The Government of Ontario has announced the consolidation of existing renewable fuel mandates into a new regulation, the Cleaner Transportation Fuels: Renewable Content in Gasoline and Diesel Fuels, and finalized its proposal to increase the current 10% renewable content requirement in the gasoline pool to 15% by 2030.
In 2019, Ontario updated its decade-old 5% mandate to allow a wider range of renewable fuels to meet the gasoline content requirement, and to increase the blending requirement to 10% effective January 1, 2020. The newly announced increase will be staged, with 11% in 2025, and 13% in 2028 before reaching 15% in 2030. These mandated levels will establish the highest minimum renewable fuel blend requirements in force to date for gasoline fuel in Canada.
The new regulation also specifies that renewable content is to have a carbon intensity that is 50% lower than that of regular gasoline by 2030; currently this is set at 45%.
Ontario was the second Canadian province to implement an ethanol blend requirement in 2007, and joins a growing list of provinces that are taking action on reducing transportation emissions in 2020; Quebec has introduced plans to adopt a new renewable fuel standard requiring 15% blending in gasoline and 10% blending in diesel by 2030, Manitoba has proposed to implement a 10% and 5% blend requirement in gasoline and diesel, respectively, effective January 1, 2021, and in July 2020, British Columbia increased its low carbon fuel standard to require a 20% reduction in fuel carbon intensity by 2030.
Ian Thomson, President of Advanced Biofuels Canada, noted “While much of the focus has been on the federal Clean Fuel Standard, provinces have recognized the urgent need for clear market signals to attract capital investment and support a green economic recovery. We know that fuels of the future will be low carbon; having a firm signal that establishes regional demand for the decade ahead supports capital investments in production capacity and fuel infrastructure to support an orderly transition to non-fossil, clean fuels.”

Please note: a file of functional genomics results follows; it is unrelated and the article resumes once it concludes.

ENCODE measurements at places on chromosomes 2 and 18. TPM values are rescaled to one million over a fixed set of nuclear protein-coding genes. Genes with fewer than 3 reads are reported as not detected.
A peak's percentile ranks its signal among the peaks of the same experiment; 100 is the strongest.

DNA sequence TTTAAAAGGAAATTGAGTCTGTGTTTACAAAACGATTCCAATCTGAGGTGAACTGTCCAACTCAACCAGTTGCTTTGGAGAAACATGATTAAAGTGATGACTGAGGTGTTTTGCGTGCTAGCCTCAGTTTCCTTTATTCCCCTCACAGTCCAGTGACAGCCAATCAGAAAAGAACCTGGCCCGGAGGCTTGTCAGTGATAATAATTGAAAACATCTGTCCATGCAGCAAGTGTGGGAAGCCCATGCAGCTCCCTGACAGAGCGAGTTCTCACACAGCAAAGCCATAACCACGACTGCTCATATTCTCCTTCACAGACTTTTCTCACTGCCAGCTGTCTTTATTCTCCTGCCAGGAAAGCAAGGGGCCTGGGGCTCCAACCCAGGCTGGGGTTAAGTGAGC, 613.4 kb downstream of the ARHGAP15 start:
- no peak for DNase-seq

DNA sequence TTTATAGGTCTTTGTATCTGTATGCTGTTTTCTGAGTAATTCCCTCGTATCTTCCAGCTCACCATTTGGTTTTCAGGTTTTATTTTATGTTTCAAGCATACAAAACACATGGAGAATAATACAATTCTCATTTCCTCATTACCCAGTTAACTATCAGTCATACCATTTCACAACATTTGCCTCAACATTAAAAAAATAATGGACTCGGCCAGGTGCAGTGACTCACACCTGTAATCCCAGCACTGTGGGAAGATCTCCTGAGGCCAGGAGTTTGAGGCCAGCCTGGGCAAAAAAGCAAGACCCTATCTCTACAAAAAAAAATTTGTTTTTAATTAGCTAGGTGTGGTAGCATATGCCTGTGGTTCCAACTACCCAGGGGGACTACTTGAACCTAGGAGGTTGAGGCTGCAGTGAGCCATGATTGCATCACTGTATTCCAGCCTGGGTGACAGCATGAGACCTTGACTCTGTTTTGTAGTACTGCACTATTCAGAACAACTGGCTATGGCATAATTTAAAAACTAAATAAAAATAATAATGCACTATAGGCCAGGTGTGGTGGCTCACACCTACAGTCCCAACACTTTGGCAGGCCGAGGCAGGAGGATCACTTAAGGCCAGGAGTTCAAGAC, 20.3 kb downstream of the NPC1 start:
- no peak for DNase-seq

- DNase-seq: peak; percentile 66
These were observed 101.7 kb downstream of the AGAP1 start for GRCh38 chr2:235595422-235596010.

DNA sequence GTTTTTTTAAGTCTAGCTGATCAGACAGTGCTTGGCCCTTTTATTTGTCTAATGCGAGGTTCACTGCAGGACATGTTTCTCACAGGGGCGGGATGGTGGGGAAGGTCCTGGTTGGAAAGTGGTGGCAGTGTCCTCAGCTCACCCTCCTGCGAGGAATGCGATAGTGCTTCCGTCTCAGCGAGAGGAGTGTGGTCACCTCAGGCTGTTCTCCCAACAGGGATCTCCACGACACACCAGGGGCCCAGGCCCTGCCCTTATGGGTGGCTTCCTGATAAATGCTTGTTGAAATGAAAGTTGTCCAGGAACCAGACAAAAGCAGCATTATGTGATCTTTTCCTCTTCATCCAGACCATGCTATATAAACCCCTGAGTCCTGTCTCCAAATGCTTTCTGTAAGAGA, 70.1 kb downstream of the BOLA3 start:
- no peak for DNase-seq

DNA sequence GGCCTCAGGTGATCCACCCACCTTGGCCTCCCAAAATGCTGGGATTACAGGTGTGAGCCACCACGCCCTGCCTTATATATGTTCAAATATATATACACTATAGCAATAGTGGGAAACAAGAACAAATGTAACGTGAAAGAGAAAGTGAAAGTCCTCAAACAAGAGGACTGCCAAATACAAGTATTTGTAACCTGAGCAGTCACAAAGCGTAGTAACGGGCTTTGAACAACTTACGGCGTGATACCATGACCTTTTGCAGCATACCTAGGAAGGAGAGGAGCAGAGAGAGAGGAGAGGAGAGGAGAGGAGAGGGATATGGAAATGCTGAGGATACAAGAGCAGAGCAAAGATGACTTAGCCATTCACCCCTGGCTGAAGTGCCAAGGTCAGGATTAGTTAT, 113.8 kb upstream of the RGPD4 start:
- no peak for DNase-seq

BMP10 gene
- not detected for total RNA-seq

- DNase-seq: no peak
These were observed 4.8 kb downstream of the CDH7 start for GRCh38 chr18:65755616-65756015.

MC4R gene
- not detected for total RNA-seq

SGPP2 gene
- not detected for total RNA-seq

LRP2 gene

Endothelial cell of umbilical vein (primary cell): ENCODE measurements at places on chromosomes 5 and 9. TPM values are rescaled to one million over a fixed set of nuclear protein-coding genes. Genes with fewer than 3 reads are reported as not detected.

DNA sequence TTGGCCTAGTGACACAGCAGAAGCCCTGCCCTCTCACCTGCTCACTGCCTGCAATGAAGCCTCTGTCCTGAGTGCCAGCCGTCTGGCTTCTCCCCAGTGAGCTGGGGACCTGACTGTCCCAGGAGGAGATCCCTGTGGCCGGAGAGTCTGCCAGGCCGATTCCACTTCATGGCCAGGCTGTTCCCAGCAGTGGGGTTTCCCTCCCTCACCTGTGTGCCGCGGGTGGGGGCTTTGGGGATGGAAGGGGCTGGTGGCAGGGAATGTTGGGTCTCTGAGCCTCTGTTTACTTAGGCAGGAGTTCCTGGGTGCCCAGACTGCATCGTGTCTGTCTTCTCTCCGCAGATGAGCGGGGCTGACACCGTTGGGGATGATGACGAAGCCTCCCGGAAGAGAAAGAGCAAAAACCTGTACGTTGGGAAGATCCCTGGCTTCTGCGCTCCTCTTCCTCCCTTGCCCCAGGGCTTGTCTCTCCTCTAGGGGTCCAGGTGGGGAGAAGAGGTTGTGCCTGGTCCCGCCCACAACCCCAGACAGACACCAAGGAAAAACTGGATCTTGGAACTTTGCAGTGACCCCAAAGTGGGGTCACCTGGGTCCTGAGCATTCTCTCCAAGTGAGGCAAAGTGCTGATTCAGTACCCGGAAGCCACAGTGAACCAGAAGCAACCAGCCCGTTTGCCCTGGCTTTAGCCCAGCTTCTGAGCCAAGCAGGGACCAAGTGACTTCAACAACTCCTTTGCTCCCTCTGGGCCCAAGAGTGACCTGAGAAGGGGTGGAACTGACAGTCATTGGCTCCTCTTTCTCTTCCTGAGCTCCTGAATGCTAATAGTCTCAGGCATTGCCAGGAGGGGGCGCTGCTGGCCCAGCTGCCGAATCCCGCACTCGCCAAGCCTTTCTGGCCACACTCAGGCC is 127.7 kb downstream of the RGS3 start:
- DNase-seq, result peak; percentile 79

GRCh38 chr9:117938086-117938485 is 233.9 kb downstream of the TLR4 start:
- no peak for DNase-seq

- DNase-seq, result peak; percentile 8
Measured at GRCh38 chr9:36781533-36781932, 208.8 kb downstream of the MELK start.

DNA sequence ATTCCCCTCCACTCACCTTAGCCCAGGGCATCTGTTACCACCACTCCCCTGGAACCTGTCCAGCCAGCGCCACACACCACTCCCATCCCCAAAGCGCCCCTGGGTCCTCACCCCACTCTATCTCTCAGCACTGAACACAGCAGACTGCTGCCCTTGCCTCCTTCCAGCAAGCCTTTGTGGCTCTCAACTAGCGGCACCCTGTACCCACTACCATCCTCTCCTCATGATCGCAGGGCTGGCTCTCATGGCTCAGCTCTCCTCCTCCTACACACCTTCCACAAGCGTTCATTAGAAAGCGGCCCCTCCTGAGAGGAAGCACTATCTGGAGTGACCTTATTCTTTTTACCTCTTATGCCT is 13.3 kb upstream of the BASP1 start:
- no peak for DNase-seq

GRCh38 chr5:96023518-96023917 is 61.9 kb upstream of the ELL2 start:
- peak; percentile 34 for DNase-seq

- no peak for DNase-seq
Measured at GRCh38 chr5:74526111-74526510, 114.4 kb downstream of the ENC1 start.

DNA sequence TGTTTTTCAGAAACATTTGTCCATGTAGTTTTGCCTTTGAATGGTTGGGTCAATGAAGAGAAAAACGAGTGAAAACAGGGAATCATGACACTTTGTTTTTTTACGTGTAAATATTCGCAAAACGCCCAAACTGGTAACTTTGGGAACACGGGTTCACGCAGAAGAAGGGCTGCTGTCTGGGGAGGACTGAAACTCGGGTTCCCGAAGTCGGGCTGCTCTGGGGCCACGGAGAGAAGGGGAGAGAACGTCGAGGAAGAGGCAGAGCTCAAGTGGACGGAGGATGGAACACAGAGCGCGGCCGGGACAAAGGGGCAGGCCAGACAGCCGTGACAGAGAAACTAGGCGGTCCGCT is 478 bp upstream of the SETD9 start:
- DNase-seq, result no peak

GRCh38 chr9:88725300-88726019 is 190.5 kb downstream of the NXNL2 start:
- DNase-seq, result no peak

“We value Ontario’s continued work to reduce the impact of transportation greenhouse gas emissions in the province. Over time, we expect to see a diversity of renewable gasoline fuels used to meet the new demand, but ethanol has plenty of room to grow into a larger mandate. Expanding ethanol availability will give Ontario drivers more choice at the pump. Historically, ethanol has been less expensive than gasoline, and this may create the opportunity over time for lower-priced mid-level 15% ethanol blends as has been the case in many US markets. From a broader perspective, the province’s agricultural and forestry sectors and biofuel production facilities can benefit from new demand closer to home.”
“If Ontario determines that more urgent climate action is needed, this update to the regulations provides the framework to bring forward the staged gasoline pool increases on an expedited basis. It could also hasten comparable action in the diesel pool to support even deeper GHG reductions as diesel fuel demand continues to grow. Very low carbon intensity and cost-effective renewable options are widely available today.”
Advanced Biofuels Canada/ Biocarburants avancés Canada is the national voice for producers, distributors, and technology developers of advanced biofuels and synthetic fuels. Our members are global leaders in commercial production of advanced biofuels, with over 14 billion litres of installed annual capacity worldwide. Our members include Canada’s leading advanced biofuels producers and technology innovators and are actively developing new clean liquid fuels production and distribution assets and operations in Canada.